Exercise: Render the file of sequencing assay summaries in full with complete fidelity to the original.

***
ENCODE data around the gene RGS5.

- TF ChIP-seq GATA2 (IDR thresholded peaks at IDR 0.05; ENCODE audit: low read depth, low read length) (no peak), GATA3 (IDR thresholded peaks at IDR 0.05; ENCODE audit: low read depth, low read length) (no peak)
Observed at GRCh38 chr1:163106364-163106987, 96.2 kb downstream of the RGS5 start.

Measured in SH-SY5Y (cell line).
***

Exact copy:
ENCODE data around the gene RGS5.

- TF ChIP-seq GATA2 (IDR thresholded peaks at IDR 0.05; ENCODE audit: low read depth, low read length) (no peak), GATA3 (IDR thresholded peaks at IDR 0.05; ENCODE audit: low read depth, low read length) (no peak)
Observed at GRCh38 chr1:163106364-163106987, 96.2 kb downstream of the RGS5 start.

Measured in SH-SY5Y (cell line).